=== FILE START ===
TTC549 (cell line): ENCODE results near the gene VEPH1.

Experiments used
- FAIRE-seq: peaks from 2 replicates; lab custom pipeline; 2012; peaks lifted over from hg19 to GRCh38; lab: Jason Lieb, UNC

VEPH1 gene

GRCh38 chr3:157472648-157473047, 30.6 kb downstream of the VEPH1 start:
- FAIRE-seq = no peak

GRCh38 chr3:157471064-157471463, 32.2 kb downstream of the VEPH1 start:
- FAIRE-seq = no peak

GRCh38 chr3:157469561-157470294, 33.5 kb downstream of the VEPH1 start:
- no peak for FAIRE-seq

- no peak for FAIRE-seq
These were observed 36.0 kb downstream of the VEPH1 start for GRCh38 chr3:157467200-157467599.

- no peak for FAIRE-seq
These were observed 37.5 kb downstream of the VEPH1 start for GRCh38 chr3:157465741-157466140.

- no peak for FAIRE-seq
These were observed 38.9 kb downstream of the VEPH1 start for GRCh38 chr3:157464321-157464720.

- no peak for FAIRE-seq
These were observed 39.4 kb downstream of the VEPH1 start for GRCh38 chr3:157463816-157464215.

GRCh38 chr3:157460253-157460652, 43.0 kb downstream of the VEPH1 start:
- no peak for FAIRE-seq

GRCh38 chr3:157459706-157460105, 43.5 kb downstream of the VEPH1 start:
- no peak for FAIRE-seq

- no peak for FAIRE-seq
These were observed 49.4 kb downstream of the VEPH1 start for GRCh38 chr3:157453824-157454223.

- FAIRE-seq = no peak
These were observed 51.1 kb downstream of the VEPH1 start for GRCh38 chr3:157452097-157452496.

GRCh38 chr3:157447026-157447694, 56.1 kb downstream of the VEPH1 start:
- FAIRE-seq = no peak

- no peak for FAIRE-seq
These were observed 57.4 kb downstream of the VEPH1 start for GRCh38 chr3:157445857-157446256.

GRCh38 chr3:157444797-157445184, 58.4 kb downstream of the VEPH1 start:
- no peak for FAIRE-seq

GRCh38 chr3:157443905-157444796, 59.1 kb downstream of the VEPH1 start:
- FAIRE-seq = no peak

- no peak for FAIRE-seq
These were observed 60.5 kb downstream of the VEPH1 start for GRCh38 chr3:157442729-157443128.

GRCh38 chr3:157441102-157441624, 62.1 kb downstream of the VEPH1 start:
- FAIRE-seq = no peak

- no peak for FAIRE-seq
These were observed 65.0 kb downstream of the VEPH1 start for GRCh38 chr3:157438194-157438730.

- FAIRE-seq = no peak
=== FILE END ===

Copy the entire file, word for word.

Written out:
TTC549 (cell line): ENCODE results near the gene VEPH1.

Experiments used
- FAIRE-seq: peaks from 2 replicates; lab custom pipeline; 2012; peaks lifted over from hg19 to GRCh38; lab: Jason Lieb, UNC

VEPH1 gene

GRCh38 chr3:157472648-157473047, 30.6 kb downstream of the VEPH1 start:
- FAIRE-seq = no peak

GRCh38 chr3:157471064-157471463, 32.2 kb downstream of the VEPH1 start:
- FAIRE-seq = no peak

GRCh38 chr3:157469561-157470294, 33.5 kb downstream of the VEPH1 start:
- no peak for FAIRE-seq

- no peak for FAIRE-seq
These were observed 36.0 kb downstream of the VEPH1 start for GRCh38 chr3:157467200-157467599.

- no peak for FAIRE-seq
These were observed 37.5 kb downstream of the VEPH1 start for GRCh38 chr3:157465741-157466140.

- no peak for FAIRE-seq
These were observed 38.9 kb downstream of the VEPH1 start for GRCh38 chr3:157464321-157464720.

- no peak for FAIRE-seq
These were observed 39.4 kb downstream of the VEPH1 start for GRCh38 chr3:157463816-157464215.

GRCh38 chr3:157460253-157460652, 43.0 kb downstream of the VEPH1 start:
- no peak for FAIRE-seq

GRCh38 chr3:157459706-157460105, 43.5 kb downstream of the VEPH1 start:
- no peak for FAIRE-seq

- no peak for FAIRE-seq
These were observed 49.4 kb downstream of the VEPH1 start for GRCh38 chr3:157453824-157454223.

- FAIRE-seq = no peak
These were observed 51.1 kb downstream of the VEPH1 start for GRCh38 chr3:157452097-157452496.

GRCh38 chr3:157447026-157447694, 56.1 kb downstream of the VEPH1 start:
- FAIRE-seq = no peak

- no peak for FAIRE-seq
These were observed 57.4 kb downstream of the VEPH1 start for GRCh38 chr3:157445857-157446256.

GRCh38 chr3:157444797-157445184, 58.4 kb downstream of the VEPH1 start:
- no peak for FAIRE-seq

GRCh38 chr3:157443905-157444796, 59.1 kb downstream of the VEPH1 start:
- FAIRE-seq = no peak

- no peak for FAIRE-seq
These were observed 60.5 kb downstream of the VEPH1 start for GRCh38 chr3:157442729-157443128.

GRCh38 chr3:157441102-157441624, 62.1 kb downstream of the VEPH1 start:
- FAIRE-seq = no peak

- no peak for FAIRE-seq
These were observed 65.0 kb downstream of the VEPH1 start for GRCh38 chr3:157438194-157438730.

- FAIRE-seq = no peak